According to the American Society for Aesthetic Plastic Surgery (ASAPS), plastic surgeons performed a total of almost 2 million surgical procedures in 2015, up 7 percent from the year before.
And the plastic surgery craze shows no sign of slowing down: The number of cosmetic procedures women undergo has increased by over 500 percent since 1997, when the ASAPS began tracking this data. But with the boom in people going under the knife, are there any that plastic surgeons would actually recommend against? Fox News talked to three plastic surgeons to get their opinions on the types of surgeries they’d advise patients to pass on.
1. Injections of silicone oil
Despite the fact that the Food and Drug Administration approves these injections for old acne scars, Dr. Manish Shah — a board-certified, Denver-based plastic surgeon — noted that most plastic surgeons do not recommend this procedure. That’s because, if the injection gets inflected or inflamed, it can cause a lot of complications. And unlike a solid implant, it can’t be removed easily, Shah told Fox News.
2. Neck lifts that remove glands below the jawline
Shah also told Fox News that when men and women have face and neck lifts, two glands often stand out on the jawline. Often, patients may want these glands removed, but doing so can be dangerous, and potentially cause permanent dry mouth or bleeding that could compromise a patient’s breathing at night, Shah said.
Removing a rib to get a tiny waistline is not something most plastic surgeons would recommend, Shah said. He added the surgery’s risks include puncturing a lung, or damaging the kidneys and other organs.
4. Large buccal fat excisions
Dr. Jason Moche, director of the Division of Facial Plastic & Reconstructive Surgery and an assistant professor of otolaryngology at Columbia University, noted that he and many other plastic surgeons are not big fans of removing the fat pads from a patient’s cheeks. “They may look good initially, but ultimately patients look overly sculpted and skeletal as some of the volume depletes as they get older,” Moche told Fox News.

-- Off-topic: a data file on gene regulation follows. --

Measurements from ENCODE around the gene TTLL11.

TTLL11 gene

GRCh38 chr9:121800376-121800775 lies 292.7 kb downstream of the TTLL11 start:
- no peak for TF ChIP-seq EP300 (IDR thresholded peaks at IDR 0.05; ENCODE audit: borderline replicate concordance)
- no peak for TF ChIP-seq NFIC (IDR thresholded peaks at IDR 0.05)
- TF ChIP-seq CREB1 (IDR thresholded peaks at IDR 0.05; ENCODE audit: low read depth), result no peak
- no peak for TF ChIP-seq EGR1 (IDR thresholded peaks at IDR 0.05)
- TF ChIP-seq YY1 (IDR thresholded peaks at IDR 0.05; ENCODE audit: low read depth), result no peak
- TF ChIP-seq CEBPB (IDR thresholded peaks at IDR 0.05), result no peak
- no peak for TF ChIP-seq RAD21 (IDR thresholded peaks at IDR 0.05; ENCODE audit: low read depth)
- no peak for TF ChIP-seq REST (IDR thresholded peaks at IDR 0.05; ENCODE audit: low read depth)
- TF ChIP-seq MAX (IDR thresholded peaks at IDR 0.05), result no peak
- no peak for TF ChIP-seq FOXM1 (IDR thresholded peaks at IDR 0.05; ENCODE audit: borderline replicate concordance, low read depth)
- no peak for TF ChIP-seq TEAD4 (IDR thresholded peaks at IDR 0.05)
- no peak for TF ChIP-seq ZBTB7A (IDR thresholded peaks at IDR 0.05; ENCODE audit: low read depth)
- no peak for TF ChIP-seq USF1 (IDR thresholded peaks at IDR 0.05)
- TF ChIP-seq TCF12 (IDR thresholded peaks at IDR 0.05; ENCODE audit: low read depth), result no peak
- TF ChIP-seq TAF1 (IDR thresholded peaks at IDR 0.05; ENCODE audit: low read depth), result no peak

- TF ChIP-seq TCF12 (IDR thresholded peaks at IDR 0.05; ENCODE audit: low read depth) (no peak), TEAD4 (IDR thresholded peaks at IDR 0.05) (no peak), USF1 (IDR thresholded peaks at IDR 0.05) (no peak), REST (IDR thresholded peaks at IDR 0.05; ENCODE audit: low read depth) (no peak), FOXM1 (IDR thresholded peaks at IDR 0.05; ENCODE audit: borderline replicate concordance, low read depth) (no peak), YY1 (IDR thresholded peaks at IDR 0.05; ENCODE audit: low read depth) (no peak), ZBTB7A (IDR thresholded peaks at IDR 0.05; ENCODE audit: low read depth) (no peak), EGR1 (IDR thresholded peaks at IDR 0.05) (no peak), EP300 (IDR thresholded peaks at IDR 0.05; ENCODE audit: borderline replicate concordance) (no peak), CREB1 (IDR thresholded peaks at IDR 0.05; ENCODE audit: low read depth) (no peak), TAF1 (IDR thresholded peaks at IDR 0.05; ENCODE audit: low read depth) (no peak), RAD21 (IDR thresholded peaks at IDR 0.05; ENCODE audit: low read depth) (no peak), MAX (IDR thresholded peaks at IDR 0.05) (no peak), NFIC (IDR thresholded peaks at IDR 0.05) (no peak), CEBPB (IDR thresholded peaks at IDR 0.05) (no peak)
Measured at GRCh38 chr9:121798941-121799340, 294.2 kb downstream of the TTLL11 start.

In this procedure, surgeons insert thread beneath the skin that they use to tighten and pull on the face. However, Moche said, this type of facelift can cause irregular bunching of the skin, dimpling or rippling. Worse, the threads can be hard to remove if patients want them taken out later.
6. Any non-FDA-approved surgery
Dr. Kevin H. Small, director of plastic surgery at NY Bariatric Group, told Fox News that he would especially recommend against any procedure that involved unregulated, unsafe procedures, such as ones not regulated by the FDA. These could include free silicone injections or unsafe implants — he’s even heard of patients who (outside of a reputable plastic surgeon’s office) have had cement injected into their buttocks.